WordPress Security How To

Most of the information in this article is general and I recommend heading to blogsecurity.net for up to date information on WordPress security.

Blogging is supposed to be fun but it isn’t always like that. If you are hosting your own blog there is a great chance that one day a hacker may decide to target your site.


As good as it is, WordPress still has security issues. Upgrading to the latest version is a must if you want to lower the risk of getting your site hacked.

Upgrading today is really easy, thanks to excellent plugins like Instant upgrade. You have no excuse not to upgrade.

Folder access

Create empty index.html file (no content in it). Upload this file to your wp-content/plugins and wp-content/themes.

This will prevent anyone from looking over at what plugins and themes you have.

Secret Key

Edit your wp-config.php and change or create the SECRET_KEY definition. It should look something like this (alter the key value to your likening):

define('SECRET_KEY', '1234567890');

Active Plugins

If you have access to your database, check the table wp_options and look for the record 'active_plugins'. It will list all really active plugins on your blog. Hacker may upload a file to your upload folder and activate it as a plugin so you want to make sure there are no alien plugins listed there.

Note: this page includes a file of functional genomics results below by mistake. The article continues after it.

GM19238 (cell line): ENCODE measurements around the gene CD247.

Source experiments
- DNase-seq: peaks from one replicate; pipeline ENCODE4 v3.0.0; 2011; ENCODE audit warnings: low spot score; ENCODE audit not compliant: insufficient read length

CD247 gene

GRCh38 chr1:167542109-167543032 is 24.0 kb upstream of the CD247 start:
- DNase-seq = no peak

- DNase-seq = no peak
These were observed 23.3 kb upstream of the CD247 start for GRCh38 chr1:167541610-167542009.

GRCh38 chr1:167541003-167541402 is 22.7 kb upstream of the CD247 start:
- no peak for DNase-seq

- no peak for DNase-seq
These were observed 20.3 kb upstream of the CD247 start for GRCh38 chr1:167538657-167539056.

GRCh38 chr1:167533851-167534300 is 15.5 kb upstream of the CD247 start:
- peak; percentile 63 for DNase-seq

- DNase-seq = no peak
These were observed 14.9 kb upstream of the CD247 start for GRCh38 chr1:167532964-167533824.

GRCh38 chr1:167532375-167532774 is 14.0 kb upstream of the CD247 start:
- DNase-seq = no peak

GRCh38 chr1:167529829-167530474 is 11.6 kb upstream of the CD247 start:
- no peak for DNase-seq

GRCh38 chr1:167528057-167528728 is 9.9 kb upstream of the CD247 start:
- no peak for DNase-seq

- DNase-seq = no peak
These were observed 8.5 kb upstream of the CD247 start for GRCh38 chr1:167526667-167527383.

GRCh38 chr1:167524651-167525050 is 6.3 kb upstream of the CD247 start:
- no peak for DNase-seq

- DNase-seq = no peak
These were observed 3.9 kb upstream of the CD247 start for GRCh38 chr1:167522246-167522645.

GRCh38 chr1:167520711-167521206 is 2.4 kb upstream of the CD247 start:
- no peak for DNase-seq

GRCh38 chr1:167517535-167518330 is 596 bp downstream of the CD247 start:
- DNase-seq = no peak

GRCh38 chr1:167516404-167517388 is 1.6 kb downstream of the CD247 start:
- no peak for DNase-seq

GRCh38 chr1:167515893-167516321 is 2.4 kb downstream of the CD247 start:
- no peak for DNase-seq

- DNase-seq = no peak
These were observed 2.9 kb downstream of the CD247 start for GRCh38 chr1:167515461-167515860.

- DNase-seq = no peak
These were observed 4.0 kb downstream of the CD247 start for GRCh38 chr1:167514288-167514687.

Check your .htaccess file located in blog's root directory. Normally it should contain only references to index.php file for suspicious activity.

File change notifications

You can install file change notifications for your blog, sending you an email whenever one of your WordPress files on the server changes.

Exploit scanner

Install WordPress Exploit Scanner plugin. It scans through all files in your WordPress installation and searches for malicious looking code. You want to check if any of the warnings contain links to  sites you are not familiar with.

User registration

If you are the only registered user of you WordPress blog, turning off “Anyone can register” option in your General settings of the Admin panel is a nice precaution as this was the source of biggest troubles in the past.


Should the trouble still happen, be sure you have at least weekly backups of your blog. WordPress Database Backup plugin will automate this work for you, so no reason not to use it.


  1. Dec 2nd, 2016 7:00 PM

    The most important points only one that is always updated WordPress core and plugins.
    for advanced access rule as set in a .htaccess file, wp-config and disable wp trackback

  2. Sep 3rd, 2014 2:09 PM

    Good list of recommendations. Do everything you can to prevent hacks, but my number one recommendation is always to make regular backups. Glad you mentioned it in your article. Too many people put it off and by the time they get round it their site has already been hacked.

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